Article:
Mountain View Voice

News - July 8, 2011

Community briefs

Refreshing new moniker

Welcome to Mountain Dew, California.

The folks at Weather.com have accidentally renamed our fine city after a soft drink.

When you type a Mountain View zip code into Weather.com, it lists "Mountain Dew Ames Resource Center" as the nearest weather station. They somehow managed to make two goof-ups in our neighboring NASA center's name, as NASA Ames is a research center, not a resource center.

Resident Bruce Karney was amused. About 10 years ago Karney wrote an April Fools story along these lines, in which the city gets paid to rename itself Mountain Dew, California, solving the city's budget problems.

"I haven't contacted Weather.com to ask them to change it. I'm sort of enjoying seeing it for now," Karney said.

The gaff has remained on the site over a week, although we expect it won't last after this is published. It can be seen at snipurl.com/15rbi.

Meals for hungry kids

Families who depend on free or reduced-price meals during the school year can get help feeding their children during the summer months, thanks to Second Harvest Food Bank.

The Mountain View feeding site is at Castro Elementary School and will serve breakfast and lunch to children under 18 through the end of July.

"We understand that many families who rely on these meals during the school year may be having a difficult time feeding their children right now," said Cindy McCown, senior director of Programs and Services at Second Harvest Food Bank of Santa Clara and San Mateo Counties. "We want to make sure everyone knows there are resources available."

There are a number of summer feeding programs for children in Santa Clara County. Call Second Harvest Food Bank's Food Connection hotline at 1-800-984-FOOD (3663) to find the nearest one, or get information on other food assistance programs. The hotline is available Monday through Friday, from 8:30 a.m. to 4 p.m., in English, Spanish, and Vietnamese.

Lost hiker rescued by local guardsmen

Moffett-based Air National Guardsmen spent their Fourth of July morning successfully rescuing a hiker who was lost for two days in the El Dorado National forest.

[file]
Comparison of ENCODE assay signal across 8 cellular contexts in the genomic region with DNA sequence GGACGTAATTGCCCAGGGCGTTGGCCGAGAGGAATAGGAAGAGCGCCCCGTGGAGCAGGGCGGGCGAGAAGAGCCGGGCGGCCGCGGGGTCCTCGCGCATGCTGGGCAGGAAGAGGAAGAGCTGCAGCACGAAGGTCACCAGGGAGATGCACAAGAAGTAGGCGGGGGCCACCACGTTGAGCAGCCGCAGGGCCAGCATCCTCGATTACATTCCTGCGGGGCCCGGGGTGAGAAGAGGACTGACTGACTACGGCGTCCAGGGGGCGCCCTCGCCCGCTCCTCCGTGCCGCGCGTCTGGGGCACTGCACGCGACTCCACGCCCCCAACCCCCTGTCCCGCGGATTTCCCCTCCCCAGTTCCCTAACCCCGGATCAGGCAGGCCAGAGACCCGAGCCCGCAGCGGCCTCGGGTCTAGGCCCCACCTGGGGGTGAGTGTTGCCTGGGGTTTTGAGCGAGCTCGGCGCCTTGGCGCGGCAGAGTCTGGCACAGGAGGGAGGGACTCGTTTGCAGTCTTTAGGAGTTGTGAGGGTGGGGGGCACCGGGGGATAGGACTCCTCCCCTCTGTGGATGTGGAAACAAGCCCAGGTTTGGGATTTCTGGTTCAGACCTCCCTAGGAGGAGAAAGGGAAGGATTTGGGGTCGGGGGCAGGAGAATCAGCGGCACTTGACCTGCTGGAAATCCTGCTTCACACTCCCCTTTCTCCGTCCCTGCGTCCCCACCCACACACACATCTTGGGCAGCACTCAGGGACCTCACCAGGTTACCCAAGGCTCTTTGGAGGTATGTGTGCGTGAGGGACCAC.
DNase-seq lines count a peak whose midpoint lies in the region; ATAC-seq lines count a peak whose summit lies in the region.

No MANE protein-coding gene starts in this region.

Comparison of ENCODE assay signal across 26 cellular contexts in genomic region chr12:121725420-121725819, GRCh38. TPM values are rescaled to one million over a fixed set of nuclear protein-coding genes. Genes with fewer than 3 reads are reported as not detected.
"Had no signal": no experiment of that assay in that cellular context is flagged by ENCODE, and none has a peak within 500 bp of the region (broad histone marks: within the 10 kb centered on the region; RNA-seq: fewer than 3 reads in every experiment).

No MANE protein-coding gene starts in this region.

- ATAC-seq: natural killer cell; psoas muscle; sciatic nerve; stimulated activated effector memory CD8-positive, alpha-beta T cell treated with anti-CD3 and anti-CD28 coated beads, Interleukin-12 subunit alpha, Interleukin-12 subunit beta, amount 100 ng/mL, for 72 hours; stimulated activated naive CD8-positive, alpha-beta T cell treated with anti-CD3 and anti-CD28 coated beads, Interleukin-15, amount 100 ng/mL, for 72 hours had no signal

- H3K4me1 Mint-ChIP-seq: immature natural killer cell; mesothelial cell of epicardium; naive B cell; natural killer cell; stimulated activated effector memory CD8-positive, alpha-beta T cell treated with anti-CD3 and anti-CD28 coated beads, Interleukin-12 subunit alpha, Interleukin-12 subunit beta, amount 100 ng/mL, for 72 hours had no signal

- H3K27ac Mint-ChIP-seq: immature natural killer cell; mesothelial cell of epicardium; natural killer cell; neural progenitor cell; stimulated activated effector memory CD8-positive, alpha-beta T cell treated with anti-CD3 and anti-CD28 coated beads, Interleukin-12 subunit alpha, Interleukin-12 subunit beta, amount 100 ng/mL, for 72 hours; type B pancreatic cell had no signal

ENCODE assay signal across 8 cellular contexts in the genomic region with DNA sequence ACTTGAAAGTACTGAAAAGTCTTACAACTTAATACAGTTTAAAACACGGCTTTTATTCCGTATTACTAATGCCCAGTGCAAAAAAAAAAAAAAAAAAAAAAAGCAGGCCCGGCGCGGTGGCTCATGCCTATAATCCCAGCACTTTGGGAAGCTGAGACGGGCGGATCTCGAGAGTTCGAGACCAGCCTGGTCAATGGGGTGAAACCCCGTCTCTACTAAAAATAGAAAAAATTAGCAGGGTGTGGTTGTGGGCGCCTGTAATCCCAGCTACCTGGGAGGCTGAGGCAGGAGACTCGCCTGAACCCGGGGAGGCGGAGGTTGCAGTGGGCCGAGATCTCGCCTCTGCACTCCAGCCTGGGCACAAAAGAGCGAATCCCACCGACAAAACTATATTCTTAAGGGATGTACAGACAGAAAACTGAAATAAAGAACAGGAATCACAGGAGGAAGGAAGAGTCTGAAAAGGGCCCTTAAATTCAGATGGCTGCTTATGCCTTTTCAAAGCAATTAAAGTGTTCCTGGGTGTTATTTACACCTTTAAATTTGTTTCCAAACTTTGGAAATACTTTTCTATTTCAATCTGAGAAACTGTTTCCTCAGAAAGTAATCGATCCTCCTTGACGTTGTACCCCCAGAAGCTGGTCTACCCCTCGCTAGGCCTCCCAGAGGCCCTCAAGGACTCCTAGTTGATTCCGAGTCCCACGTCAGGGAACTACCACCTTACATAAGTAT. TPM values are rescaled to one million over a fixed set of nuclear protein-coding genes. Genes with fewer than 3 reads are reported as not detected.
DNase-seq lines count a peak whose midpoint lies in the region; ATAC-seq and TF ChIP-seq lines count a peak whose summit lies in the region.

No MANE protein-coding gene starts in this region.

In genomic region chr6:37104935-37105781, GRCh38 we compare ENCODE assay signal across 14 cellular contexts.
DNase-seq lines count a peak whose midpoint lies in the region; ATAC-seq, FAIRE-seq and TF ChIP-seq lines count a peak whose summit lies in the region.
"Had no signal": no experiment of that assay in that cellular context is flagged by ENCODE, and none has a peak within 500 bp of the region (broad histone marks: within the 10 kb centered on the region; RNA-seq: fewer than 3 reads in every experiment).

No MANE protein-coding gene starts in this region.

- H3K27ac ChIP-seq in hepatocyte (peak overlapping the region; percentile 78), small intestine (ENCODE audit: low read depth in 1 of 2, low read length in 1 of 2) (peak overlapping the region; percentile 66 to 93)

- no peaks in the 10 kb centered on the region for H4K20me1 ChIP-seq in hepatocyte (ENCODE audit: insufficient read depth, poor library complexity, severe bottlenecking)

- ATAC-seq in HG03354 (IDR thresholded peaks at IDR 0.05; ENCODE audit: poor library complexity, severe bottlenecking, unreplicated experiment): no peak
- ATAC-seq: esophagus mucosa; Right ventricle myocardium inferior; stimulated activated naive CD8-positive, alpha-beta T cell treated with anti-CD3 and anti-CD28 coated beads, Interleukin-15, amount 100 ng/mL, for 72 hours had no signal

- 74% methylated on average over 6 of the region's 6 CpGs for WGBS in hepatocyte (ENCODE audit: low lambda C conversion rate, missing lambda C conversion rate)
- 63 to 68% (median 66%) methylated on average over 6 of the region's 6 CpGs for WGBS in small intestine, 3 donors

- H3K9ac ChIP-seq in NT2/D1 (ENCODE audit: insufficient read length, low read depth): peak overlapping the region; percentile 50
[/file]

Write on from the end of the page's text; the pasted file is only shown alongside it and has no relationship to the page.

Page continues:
The hiker, 54-year-old Lauren Ellen DeLaTorre, became lost on July 2 near Pioneer, California and was without water, food and warm clothing for 32 hours, the National Guard reports. Shortly after 9 a.m., DeLaTorre was spotted in a remote area by guardsmen aboard a helicopter who then climbed "steep and rocky terrain" to rescue her. Suffering from "extreme fatigue" and dehydration, she was flown to a nearby command post where she was reunited with her family and treated for minor injuries.

The Moffett-based 129th Air Rescue Squadron happened to have its helicopters nearby after having participated in a Fourth of July celebration in Lake Tahoe earlier in the morning.

"With lost hiker searches, you hope for the best but prepare yourself for the worst," said aircraft commander Capt. Nathan Nowaski in a press release. "It was extremely gratifying to find the missing hiker and get her back to her family safely."

— Daniel DeBolt

Comments

Posted by Taxpayer, a resident of Cuesta Park
on Jul 8, 2011 at 11:44 am

Nice to be rescued - but does she have to pay for that costly effort?

Hikers (and boaters and climbers, etc.) should take responsibility for their actions.


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